Bradley Manning is a trans hero – I fear for him in prison

From The Guardian UK:

In my brief time in jail I found a way to express my femaleness, but Manning has a lifetime ahead of him locked in a cage, Saturday 17 August 2013

Bradley Manning faces 90 years in prison and will probably die behind bars – and that’s not the worst of it. He’s been successfully brainwashed judging by his recent apology and appeal for leniency. I don’t blame him. He must feel powerless, on so many levels. When published pictures of Manning “in drag” earlier this week, it revealed publicly what the transgender community has known for some time: Manning is one of us.

I personally regard him as a hero, but this isn’t an attempt to claim him, politically. There wouldn’t be much to gain by it. Even GLAAD and Human Rights Campaign have deserted him, sadly. Whether you see him as brave or treacherous, though, he faces unfair hardship as a gender non-conforming prisoner. I should know, I used to be one.

When I was 16, to my shame, I took part in a robbery. I was terrified of going to borstal, as anyone might be, but with the added fear of what happened to people like me there. Like Manning, I hadn’t yet transitioned, but I had always known who I was and that, eventually, I would have to do something about it. I also knew that, because I’d committed a crime, my transition would have to wait.

I was locked up for eight months. Inside, I grew my hair long and shaved my legs. I sneaked chalk out from my weekly art classes and ground it into dust so that when the doors were locked at night and I was alone in my cell, I could make my cheeks pink and lips red, and my eyes green. I must have looked like Grotbags, but there you go. It was torture not expressing my femaleness and I certainly wouldn’t have coped with 90 years of it.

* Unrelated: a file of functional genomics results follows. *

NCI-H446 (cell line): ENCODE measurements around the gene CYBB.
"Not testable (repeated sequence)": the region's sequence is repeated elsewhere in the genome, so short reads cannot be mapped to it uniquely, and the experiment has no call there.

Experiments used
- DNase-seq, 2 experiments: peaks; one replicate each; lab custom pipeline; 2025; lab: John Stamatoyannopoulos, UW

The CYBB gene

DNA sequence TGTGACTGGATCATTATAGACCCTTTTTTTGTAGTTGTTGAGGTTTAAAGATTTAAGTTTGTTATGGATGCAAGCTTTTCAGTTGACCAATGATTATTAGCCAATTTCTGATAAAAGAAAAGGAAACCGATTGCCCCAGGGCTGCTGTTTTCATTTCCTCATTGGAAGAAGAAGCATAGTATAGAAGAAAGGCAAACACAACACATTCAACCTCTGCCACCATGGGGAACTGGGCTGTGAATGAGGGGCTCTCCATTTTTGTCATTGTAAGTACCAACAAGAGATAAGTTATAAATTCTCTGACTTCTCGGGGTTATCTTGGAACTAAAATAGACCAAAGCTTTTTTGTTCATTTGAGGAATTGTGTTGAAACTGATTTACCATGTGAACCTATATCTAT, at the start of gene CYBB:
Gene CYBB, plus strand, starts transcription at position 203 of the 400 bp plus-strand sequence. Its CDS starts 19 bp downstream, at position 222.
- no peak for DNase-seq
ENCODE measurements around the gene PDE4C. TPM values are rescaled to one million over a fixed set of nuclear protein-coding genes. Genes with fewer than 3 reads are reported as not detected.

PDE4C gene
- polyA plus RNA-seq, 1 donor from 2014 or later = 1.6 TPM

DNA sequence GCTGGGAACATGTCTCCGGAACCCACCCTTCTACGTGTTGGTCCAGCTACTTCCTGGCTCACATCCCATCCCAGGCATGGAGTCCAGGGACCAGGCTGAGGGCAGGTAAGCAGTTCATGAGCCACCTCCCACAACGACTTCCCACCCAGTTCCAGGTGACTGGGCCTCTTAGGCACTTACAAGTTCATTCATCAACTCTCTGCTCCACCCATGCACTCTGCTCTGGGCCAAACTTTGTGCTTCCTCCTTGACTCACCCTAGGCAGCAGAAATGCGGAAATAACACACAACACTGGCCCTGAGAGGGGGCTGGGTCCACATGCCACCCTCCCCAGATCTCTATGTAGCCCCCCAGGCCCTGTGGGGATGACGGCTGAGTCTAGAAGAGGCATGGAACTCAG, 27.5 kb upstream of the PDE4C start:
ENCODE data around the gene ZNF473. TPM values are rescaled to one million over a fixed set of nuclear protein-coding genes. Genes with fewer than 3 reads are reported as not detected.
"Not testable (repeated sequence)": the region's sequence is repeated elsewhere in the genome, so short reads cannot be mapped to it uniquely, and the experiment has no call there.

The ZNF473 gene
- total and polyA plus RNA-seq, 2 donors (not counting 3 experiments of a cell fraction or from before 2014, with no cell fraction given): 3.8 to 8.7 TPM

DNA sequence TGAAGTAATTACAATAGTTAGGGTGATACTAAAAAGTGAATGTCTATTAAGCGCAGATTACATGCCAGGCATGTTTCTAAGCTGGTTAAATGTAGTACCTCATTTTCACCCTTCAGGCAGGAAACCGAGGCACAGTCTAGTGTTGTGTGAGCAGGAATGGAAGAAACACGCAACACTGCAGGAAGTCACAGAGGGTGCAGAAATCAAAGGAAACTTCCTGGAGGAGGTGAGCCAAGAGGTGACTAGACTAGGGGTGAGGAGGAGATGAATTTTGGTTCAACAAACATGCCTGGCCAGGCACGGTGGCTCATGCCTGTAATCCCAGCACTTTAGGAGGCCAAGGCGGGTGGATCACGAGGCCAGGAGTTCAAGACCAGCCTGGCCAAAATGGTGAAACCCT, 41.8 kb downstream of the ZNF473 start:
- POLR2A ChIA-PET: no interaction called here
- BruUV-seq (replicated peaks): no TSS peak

Blogger Zinnia Jones, who spent hours chatting to Manning online before he was exposed as a Wikileaks collaborator, describes giving evidence at his trial: “I’ve talked about Manning as male, because there’s been nothing but silence and denial on this front from his family and his attorneys, and I simply don’t know how else to refer to him. But I do know what happens when you take one of us and lock us away for most of our early 20s, unable to access treatments like those he was seeking. It horrifies me.” She laments the fact that “he’s locked in a cage and I’m not, that I got to transition and he didn’t”.

Sadly this is what happens when trans people are arrested mid-transition. Take Senthooran Kanagasingham, who was Nina when she pushed someone under a train. I don’t excuse the crime, nor do I applaud those who advised Nina to suppress her identity ahead of the trial.

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What a Kindergartener Can Teach You About Gender Identity

From Huffington Post:


The Fox News/CNN dust-ups over California’s recently signed nondiscrimination law for transgender students have been on the edge of my radar all week. That being said, my rainbow issues outside work have been mostly limited to finding the seven different colors of folders that are on my two sons’ back-to-school supply lists. The other night, though, I finally had a chance to watch the two different segments that have generated so much buzz. I reacted to them as a parent.

During the CNN segment on the new law, the Transgender Law Center’s Masen Davis was interviewed along with another panelist. This derisive man signed off after speaking to Davis (a transgender man) and the female host by saying, “Hey, good to talk to you ladies,” plural. Really?! I immediately thought of my pre-tween son, because I spend a lot of my parenting efforts these days admonishing him for making even less obnoxious remarks. In that respect he is a typical 9-year-old boy, but I do not think any adult should feel particularly proud of engaging in the sort of behavior that’s typical of a 9-year-old.

The Fox News segment included a lot of speculation about what a kindergartener would do. Ironically, while the Fox commentators ended the segment by throwing their hands in the air and conceding that they just can’t wrap their heads around what being transgender is, my other son had it covered.

About six months ago my 6-year-old, Joshua, walked into our room while my husband Bob and I were watching a show in which the word “transgender” came up. He asked, “Mom, what is ‘transgender’?” For a moment I hesitated over how to respond. In my work persona, I still worry that I might use the wrong pronouns or just generally not get it right on trans issues and unintentionally hurt some great people. Should I quote the American Academy of Pediatrics research? Should I cite resources from PFLAG and Gender Spectrum?